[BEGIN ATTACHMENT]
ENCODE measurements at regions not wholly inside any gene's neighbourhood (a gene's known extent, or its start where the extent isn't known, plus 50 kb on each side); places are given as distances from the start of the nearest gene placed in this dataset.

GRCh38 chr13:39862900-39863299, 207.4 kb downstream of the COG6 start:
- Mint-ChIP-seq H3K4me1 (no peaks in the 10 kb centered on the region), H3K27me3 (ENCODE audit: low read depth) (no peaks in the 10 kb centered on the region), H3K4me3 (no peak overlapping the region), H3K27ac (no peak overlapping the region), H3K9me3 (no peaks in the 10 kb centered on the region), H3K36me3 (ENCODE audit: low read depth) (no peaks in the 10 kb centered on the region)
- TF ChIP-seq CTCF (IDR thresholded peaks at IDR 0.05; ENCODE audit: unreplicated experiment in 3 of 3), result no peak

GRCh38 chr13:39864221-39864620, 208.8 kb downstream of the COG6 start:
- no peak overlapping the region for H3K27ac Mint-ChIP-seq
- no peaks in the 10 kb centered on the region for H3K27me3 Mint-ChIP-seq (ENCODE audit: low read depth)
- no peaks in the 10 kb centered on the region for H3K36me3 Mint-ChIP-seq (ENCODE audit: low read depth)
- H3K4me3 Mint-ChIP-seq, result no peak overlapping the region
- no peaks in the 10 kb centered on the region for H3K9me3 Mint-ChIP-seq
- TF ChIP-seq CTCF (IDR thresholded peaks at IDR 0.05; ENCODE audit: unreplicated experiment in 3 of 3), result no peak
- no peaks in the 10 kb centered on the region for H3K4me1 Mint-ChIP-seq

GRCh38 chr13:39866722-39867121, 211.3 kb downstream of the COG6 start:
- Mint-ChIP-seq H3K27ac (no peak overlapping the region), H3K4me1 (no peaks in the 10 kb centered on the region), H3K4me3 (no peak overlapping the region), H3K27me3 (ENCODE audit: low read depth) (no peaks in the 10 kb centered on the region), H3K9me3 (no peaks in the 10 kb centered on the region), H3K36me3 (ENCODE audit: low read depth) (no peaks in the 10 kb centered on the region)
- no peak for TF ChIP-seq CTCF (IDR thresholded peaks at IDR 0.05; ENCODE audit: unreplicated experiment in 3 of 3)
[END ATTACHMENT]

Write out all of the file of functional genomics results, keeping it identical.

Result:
ENCODE measurements at regions not wholly inside any gene's neighbourhood (a gene's known extent, or its start where the extent isn't known, plus 50 kb on each side); places are given as distances from the start of the nearest gene placed in this dataset.

GRCh38 chr13:39862900-39863299, 207.4 kb downstream of the COG6 start:
- Mint-ChIP-seq H3K4me1 (no peaks in the 10 kb centered on the region), H3K27me3 (ENCODE audit: low read depth) (no peaks in the 10 kb centered on the region), H3K4me3 (no peak overlapping the region), H3K27ac (no peak overlapping the region), H3K9me3 (no peaks in the 10 kb centered on the region), H3K36me3 (ENCODE audit: low read depth) (no peaks in the 10 kb centered on the region)
- TF ChIP-seq CTCF (IDR thresholded peaks at IDR 0.05; ENCODE audit: unreplicated experiment in 3 of 3), result no peak

GRCh38 chr13:39864221-39864620, 208.8 kb downstream of the COG6 start:
- no peak overlapping the region for H3K27ac Mint-ChIP-seq
- no peaks in the 10 kb centered on the region for H3K27me3 Mint-ChIP-seq (ENCODE audit: low read depth)
- no peaks in the 10 kb centered on the region for H3K36me3 Mint-ChIP-seq (ENCODE audit: low read depth)
- H3K4me3 Mint-ChIP-seq, result no peak overlapping the region
- no peaks in the 10 kb centered on the region for H3K9me3 Mint-ChIP-seq
- TF ChIP-seq CTCF (IDR thresholded peaks at IDR 0.05; ENCODE audit: unreplicated experiment in 3 of 3), result no peak
- no peaks in the 10 kb centered on the region for H3K4me1 Mint-ChIP-seq

GRCh38 chr13:39866722-39867121, 211.3 kb downstream of the COG6 start:
- Mint-ChIP-seq H3K27ac (no peak overlapping the region), H3K4me1 (no peaks in the 10 kb centered on the region), H3K4me3 (no peak overlapping the region), H3K27me3 (ENCODE audit: low read depth) (no peaks in the 10 kb centered on the region), H3K9me3 (no peaks in the 10 kb centered on the region), H3K36me3 (ENCODE audit: low read depth) (no peaks in the 10 kb centered on the region)
- no peak for TF ChIP-seq CTCF (IDR thresholded peaks at IDR 0.05; ENCODE audit: unreplicated experiment in 3 of 3)